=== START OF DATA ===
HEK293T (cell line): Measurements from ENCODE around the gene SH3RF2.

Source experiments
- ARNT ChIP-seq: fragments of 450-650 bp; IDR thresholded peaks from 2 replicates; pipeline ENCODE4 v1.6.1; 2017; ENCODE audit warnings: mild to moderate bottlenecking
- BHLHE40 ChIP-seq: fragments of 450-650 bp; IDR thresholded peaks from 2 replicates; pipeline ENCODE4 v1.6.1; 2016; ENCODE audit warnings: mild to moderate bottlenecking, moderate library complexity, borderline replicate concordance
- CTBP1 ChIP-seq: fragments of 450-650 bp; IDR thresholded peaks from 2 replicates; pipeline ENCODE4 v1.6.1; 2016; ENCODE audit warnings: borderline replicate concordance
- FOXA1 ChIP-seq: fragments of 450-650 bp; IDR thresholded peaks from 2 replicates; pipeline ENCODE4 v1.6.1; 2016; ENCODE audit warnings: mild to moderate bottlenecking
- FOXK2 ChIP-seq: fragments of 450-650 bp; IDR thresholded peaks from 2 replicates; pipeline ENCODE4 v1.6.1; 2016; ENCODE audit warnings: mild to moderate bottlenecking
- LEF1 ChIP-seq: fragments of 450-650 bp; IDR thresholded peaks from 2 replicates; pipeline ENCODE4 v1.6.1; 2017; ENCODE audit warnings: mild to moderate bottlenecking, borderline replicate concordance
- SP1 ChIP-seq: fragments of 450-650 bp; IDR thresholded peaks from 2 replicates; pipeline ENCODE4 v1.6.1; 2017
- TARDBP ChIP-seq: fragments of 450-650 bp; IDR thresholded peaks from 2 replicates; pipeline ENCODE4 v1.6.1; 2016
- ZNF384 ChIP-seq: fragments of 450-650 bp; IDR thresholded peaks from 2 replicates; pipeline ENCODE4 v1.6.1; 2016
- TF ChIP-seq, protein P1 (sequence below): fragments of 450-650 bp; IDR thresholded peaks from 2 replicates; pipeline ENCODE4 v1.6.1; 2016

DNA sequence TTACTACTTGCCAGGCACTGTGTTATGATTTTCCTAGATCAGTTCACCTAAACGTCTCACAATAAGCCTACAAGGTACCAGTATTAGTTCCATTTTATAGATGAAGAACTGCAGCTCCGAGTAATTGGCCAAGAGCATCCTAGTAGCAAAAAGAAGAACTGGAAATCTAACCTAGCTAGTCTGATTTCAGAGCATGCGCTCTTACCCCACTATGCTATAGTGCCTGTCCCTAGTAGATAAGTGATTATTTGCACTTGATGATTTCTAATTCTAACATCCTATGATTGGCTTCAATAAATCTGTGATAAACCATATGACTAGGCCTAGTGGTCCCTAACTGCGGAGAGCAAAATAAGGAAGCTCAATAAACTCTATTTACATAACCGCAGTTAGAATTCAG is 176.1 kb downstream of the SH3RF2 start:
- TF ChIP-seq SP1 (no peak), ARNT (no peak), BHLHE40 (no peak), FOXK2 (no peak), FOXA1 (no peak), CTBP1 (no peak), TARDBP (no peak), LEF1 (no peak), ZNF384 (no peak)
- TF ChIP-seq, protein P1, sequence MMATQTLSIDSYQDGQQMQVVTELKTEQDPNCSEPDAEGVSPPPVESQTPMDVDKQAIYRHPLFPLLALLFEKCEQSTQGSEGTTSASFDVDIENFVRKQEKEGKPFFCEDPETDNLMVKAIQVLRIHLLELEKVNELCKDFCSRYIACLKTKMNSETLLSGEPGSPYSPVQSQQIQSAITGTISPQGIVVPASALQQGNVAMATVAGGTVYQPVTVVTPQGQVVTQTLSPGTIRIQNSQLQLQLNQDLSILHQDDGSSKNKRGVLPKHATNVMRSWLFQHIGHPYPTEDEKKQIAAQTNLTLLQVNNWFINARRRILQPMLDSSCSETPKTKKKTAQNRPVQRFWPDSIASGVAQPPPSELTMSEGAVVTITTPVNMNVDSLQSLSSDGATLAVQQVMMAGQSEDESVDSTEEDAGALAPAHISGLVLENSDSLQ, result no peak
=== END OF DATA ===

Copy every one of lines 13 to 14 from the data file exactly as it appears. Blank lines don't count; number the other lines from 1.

DNA sequence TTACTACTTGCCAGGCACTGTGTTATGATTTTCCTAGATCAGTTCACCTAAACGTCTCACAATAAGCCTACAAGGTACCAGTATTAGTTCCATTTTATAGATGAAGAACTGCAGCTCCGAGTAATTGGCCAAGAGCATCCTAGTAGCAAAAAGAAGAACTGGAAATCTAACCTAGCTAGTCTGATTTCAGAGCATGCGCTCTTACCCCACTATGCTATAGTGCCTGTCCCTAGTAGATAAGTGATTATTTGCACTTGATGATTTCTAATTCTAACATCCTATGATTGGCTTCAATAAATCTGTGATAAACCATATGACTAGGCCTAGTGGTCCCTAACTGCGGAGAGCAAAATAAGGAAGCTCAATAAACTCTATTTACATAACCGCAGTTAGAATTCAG is 176.1 kb downstream of the SH3RF2 start:
- TF ChIP-seq SP1 (no peak), ARNT (no peak), BHLHE40 (no peak), FOXK2 (no peak), FOXA1 (no peak), CTBP1 (no peak), TARDBP (no peak), LEF1 (no peak), ZNF384 (no peak)